At Wednesday, July 9, 2008 at 5:52:00 PM PDT, Anonymous benny "peak demand" cole said...

What is interesting is that once these technologies get established, they don't tend to go away...even after oil prices start to slide. A guy has his scooter, even if gasoline goes down to $2 a gallon. He will still use it, maybe just on nice days etc., but his consumption is permanently crimped....Costco won't want spend money on travel, even if airflights become cheaper again...
That is why we may yet see The Mother of all Oil Price Collapses...the demand never comes back, even as supply keeps going up....

At Wednesday, July 9, 2008 at 7:51:00 PM PDT, Anonymous sniperslaststand said...

benny "peak demand" cole said...

"What is interesting is that once these technologies get established, they don't tend to go away..."

Some reasonable technologies grounding employers' cost cutting practices will certainly stay 4ever.

"[...] even after oil prices start to slide. A guy has his scooter, even if gasoline goes down to $2 a gallon. He will still use it, maybe just on nice days etc., but his consumption is permanently crimped...."

By no means this is going to be the case provided oil prices are down in any imagineable future.

Consumerism and conspicuous consumption are born again anytime prices allow them to exist on a large scale, since they remain deeply in mankind nature and were there thousands years ago with us as well. So the bloke from your story would trade a moped for a big V8 ASAP.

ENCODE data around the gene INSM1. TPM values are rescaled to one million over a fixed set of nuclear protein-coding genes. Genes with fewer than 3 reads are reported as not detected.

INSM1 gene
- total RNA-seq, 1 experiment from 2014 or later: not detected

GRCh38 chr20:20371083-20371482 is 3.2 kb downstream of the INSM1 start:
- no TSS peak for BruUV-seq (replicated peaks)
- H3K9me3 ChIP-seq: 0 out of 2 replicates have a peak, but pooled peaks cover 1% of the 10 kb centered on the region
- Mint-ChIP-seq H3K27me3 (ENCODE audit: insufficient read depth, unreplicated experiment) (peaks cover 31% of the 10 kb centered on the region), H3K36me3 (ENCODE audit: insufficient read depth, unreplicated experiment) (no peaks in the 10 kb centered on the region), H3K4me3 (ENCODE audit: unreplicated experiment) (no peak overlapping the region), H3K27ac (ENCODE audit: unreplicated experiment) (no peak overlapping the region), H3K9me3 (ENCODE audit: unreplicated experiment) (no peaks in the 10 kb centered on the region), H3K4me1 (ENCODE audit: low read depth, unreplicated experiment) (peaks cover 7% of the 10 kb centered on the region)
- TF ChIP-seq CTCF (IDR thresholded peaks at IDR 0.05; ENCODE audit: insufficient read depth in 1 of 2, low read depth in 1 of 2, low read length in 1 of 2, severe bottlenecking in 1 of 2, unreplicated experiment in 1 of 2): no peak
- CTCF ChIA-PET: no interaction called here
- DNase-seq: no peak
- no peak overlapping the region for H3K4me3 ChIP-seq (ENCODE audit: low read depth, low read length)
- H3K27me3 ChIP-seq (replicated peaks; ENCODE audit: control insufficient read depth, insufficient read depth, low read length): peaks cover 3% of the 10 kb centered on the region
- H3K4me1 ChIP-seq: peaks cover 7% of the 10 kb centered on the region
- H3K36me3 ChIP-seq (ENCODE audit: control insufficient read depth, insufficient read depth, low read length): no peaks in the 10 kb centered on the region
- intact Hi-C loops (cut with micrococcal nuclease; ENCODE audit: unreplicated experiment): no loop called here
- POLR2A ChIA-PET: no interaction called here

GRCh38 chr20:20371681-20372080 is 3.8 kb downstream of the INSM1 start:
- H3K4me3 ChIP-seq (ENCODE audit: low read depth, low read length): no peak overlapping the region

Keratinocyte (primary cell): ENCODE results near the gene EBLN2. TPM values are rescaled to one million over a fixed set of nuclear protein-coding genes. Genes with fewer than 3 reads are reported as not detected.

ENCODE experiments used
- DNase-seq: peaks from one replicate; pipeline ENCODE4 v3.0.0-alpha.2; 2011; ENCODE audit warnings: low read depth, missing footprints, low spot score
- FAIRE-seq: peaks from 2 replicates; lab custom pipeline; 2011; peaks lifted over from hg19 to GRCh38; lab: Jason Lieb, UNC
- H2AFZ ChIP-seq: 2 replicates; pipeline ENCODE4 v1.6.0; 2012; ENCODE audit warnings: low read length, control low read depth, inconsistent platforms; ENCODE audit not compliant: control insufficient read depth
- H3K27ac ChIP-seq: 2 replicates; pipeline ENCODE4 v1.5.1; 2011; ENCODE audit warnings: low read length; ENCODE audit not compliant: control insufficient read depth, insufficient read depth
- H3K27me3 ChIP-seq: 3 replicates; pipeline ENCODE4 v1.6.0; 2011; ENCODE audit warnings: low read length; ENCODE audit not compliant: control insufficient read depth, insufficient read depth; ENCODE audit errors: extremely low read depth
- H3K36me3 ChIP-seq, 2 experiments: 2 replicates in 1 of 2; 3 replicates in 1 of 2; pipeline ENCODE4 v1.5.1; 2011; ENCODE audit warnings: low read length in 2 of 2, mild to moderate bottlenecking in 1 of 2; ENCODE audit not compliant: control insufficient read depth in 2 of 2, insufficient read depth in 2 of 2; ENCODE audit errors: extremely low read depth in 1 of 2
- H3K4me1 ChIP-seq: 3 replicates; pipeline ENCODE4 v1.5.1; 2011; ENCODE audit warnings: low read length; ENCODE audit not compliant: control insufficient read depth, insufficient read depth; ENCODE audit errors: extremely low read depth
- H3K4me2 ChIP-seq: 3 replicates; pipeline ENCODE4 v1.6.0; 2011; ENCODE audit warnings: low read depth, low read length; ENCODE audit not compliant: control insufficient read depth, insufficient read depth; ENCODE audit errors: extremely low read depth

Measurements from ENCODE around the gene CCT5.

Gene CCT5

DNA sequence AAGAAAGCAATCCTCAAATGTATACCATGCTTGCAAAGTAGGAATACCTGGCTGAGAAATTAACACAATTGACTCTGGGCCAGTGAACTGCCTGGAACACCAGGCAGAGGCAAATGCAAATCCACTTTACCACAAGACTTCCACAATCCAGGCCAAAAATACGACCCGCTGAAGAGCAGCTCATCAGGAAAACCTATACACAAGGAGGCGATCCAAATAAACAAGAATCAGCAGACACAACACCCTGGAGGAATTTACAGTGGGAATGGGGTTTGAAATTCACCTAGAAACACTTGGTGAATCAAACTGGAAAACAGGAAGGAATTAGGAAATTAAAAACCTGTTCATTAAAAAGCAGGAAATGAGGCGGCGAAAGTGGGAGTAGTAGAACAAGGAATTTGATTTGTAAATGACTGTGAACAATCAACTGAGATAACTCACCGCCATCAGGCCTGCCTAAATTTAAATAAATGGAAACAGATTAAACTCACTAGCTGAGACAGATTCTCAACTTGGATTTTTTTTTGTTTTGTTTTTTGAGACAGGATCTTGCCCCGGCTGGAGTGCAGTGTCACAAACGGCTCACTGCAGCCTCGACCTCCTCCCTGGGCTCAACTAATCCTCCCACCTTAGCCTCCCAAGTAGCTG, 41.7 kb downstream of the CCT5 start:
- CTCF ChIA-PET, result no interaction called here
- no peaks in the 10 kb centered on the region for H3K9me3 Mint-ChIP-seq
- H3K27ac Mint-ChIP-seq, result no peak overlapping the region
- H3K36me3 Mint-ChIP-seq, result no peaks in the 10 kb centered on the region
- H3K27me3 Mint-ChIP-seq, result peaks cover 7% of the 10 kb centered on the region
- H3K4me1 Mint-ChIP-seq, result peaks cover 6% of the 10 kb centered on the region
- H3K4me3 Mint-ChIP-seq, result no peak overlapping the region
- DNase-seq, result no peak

"[...] Costco won't want spend money on travel, even if airflights become cheaper again...
That is why we may yet see The Mother of all Oil Price Collapses...the demand never comes back, even as supply keeps going up...."

Same here. People will jet set if only prices allow this. Recall any crises in the past, oil or stock related and take a look back what followed them.

PS. The raise of telecommuting was expected and intense developments in this area just simply fit the big picture of where we are in terms of oil reality.

At Thursday, July 10, 2008 at 2:17:00 AM PDT, Blogger FR said...

This is very promising technology, but it makes me worry about something. For those of us that live in the developed world, are we still going to have any jobs? This allows companies to outsource so many jobs to developing nations with cheap labor. For example, why would an American company hire an American to be, say, a software engineer or financial analyst? With technology like this, it seems like someone in India can do it just as well.